printing the instruction pointer under x86-64

Roland McGrath roland at
Thu Apr 23 08:39:56 UTC 2009

> I have a question regarding the ability of strace to print the
> instruction pointer where the syscall takes place. I'm trying to use
> this feature to trace a 32-bit process running on a amd64 gentoo
> system. Unfortunately, the eip values returned by strace don't make
> much sense:

I'm sorry you're confused by them, but I think they are probably correct.

> [        f7fc6430] lstat64("/etc/opt/cisco-vpnclient",

This is the address in your vDSO.  Look at e.g. /proc/self/maps (if using a
32-bit "cat", I guess--use /proc/<pid>/maps) for the "[vdso]" line.

If you use gdb on your program, you will see it describe this PC like this:

0xf7fc6430 <__kernel_vsyscall+16>:	pop    %ebp

That's the PC.  It really is.  It's just not helpful to you.
But that's the way it goes.  Sorry.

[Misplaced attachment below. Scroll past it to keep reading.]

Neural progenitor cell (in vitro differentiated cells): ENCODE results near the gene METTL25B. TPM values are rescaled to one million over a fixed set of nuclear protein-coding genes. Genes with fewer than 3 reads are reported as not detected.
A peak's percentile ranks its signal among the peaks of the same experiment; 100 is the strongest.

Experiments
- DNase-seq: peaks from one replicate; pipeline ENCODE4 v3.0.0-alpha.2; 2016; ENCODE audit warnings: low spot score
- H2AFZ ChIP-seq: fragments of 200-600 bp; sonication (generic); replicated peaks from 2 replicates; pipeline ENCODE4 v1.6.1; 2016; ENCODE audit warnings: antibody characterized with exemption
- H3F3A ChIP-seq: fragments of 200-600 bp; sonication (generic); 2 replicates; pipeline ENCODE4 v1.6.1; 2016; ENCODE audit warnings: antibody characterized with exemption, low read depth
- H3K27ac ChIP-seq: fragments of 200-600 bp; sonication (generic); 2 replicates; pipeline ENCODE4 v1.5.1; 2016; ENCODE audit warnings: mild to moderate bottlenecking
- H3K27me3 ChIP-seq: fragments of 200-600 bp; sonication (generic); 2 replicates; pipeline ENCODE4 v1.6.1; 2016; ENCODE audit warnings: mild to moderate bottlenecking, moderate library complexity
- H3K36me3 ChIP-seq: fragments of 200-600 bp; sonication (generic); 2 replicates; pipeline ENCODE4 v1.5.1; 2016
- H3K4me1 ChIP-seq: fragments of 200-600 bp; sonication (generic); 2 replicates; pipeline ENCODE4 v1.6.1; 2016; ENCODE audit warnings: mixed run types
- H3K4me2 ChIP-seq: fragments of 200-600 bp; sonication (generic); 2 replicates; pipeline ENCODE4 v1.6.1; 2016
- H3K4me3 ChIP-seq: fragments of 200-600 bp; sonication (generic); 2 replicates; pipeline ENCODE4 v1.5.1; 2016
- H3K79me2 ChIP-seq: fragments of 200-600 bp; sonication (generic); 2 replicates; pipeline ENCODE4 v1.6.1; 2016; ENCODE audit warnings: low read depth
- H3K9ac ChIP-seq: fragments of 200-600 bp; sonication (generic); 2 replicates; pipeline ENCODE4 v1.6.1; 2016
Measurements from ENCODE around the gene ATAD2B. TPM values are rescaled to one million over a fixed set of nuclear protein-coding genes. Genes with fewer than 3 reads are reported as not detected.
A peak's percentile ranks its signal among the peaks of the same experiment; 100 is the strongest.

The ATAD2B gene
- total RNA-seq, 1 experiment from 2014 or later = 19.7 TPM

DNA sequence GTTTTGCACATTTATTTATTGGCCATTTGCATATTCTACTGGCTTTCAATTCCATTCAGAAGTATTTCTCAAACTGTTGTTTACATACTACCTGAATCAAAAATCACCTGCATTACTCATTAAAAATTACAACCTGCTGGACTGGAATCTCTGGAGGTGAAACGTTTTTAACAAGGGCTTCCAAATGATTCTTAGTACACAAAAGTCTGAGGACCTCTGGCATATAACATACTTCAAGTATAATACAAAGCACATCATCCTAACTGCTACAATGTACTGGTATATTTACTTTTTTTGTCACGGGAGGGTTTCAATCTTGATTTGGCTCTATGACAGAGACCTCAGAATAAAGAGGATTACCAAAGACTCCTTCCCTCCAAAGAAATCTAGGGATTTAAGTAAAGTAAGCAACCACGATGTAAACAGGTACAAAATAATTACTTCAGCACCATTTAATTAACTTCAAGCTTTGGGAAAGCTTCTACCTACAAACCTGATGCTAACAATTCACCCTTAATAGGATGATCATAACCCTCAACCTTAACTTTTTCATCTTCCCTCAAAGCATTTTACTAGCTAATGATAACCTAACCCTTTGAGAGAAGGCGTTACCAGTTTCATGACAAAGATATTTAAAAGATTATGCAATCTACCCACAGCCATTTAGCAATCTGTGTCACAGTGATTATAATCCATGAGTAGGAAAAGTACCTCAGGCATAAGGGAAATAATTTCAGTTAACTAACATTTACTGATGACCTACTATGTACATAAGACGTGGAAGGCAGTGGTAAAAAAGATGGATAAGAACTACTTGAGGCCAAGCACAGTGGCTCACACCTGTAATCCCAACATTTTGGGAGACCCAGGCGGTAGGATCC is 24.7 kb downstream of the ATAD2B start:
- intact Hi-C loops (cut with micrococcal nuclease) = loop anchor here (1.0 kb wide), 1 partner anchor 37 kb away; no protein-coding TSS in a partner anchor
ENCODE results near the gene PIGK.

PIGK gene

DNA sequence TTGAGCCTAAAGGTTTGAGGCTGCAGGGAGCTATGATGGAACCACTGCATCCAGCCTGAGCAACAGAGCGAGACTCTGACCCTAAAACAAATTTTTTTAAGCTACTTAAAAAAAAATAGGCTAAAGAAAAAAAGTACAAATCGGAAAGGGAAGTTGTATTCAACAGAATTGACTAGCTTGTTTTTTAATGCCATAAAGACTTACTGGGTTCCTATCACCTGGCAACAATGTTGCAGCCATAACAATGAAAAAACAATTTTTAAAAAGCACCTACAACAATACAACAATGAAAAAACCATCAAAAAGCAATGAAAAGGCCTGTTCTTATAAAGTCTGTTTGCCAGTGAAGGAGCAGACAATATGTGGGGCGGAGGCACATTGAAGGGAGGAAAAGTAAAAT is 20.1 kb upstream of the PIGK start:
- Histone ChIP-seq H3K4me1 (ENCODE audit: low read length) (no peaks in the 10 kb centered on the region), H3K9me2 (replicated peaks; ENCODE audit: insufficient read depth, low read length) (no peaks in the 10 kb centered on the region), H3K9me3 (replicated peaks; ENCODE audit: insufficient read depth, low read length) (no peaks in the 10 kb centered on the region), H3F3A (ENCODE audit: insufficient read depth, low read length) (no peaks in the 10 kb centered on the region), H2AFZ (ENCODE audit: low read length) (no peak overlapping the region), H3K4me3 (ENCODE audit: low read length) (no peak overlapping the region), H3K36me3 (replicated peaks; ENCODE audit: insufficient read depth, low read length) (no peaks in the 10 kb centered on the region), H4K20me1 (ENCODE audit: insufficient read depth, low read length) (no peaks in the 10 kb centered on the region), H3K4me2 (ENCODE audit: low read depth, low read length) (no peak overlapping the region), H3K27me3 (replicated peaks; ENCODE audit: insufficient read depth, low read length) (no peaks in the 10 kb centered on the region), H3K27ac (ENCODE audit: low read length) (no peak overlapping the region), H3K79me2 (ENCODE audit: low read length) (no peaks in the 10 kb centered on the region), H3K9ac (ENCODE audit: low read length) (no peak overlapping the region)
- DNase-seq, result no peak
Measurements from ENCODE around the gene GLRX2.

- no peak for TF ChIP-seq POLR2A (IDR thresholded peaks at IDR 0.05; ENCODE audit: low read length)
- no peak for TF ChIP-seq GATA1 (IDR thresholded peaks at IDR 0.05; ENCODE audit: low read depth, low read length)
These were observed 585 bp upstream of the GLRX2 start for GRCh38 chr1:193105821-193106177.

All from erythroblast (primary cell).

The vDSO is a shared library provided by the kernel on some architectures.
In x86-32 processes, the C library calls into this library to make a system
call (__kernel_vsyscall).  So it's the caller of that frame that is what is
really interesting.  Actually usually that caller is in libc and that is
boring too.  You need its caller, or the one before that, to actually get
to your program's own code.  i.e., you want a full stack backtrace.  In
modern systems, that requires interpreting (and having) unwind information
(which you do have in the vDSO).  strace is just prepared to do that.


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